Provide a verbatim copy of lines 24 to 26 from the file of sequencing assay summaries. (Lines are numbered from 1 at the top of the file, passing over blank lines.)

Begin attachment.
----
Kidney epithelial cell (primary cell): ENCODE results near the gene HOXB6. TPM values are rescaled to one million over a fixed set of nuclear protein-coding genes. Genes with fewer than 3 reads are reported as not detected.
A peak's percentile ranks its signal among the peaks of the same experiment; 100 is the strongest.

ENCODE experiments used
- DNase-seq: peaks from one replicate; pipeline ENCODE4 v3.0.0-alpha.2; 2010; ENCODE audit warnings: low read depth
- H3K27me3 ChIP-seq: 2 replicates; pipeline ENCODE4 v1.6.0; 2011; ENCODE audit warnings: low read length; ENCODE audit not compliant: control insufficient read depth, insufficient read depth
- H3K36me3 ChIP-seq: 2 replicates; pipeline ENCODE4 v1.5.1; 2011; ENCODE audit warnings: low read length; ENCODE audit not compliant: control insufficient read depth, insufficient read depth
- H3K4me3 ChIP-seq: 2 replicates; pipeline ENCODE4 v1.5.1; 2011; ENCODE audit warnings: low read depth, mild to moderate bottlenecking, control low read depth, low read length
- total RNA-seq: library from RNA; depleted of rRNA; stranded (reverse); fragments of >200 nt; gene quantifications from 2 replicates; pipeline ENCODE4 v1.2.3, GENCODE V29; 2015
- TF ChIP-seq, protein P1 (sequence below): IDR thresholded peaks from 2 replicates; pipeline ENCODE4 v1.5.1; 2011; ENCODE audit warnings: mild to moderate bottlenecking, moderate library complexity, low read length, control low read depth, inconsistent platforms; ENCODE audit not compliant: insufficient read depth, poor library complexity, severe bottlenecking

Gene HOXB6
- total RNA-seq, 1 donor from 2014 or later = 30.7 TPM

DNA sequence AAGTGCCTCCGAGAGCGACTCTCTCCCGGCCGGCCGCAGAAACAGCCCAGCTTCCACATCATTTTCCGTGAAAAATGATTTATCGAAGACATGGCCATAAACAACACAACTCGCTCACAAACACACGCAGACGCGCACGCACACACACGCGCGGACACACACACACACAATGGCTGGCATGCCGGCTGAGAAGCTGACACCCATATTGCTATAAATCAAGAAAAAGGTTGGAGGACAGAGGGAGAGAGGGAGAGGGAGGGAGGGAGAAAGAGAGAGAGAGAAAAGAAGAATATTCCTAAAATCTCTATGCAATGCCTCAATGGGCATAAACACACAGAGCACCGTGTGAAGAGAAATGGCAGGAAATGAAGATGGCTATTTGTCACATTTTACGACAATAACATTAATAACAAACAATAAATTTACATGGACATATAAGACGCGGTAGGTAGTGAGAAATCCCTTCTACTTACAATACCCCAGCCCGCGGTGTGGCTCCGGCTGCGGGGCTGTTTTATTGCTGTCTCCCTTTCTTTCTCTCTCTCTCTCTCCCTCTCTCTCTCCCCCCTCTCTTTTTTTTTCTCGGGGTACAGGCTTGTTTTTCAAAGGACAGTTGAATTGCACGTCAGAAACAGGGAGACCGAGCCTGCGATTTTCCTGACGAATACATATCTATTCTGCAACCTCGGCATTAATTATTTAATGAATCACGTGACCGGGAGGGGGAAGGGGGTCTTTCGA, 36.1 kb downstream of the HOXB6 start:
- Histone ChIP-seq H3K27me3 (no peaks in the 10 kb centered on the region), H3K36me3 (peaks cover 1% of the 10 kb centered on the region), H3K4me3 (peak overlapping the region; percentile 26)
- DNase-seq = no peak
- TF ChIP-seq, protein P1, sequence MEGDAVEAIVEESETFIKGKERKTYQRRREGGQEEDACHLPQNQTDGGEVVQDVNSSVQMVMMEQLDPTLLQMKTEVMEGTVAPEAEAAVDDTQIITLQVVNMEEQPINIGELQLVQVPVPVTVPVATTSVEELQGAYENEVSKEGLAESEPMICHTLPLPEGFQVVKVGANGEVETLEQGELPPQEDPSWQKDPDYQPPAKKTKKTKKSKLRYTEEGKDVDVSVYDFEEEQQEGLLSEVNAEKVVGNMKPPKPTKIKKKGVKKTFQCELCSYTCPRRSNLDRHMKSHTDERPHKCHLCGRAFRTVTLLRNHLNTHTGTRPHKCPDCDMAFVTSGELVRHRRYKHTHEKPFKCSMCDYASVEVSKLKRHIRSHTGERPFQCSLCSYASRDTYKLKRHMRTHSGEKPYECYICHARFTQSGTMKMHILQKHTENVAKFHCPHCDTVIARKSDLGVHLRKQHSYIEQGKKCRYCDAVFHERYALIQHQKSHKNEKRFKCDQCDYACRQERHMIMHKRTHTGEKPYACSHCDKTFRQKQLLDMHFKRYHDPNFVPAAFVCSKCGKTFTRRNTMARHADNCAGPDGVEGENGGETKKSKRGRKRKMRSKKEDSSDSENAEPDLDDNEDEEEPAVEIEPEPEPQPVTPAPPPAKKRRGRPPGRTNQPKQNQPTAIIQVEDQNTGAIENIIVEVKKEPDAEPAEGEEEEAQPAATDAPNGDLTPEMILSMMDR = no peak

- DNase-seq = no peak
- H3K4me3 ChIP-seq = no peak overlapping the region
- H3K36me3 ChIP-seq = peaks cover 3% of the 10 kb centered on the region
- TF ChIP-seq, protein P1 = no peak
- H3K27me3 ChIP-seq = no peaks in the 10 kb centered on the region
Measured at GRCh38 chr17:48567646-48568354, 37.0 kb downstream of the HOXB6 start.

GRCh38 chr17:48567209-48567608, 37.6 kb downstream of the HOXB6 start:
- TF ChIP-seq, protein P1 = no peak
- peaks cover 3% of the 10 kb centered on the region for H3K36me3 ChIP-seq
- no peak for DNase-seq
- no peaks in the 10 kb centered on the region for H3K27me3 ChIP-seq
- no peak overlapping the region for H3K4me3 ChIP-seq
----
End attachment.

- peaks cover 3% of the 10 kb centered on the region for H3K36me3 ChIP-seq
- no peak for DNase-seq
- no peaks in the 10 kb centered on the region for H3K27me3 ChIP-seq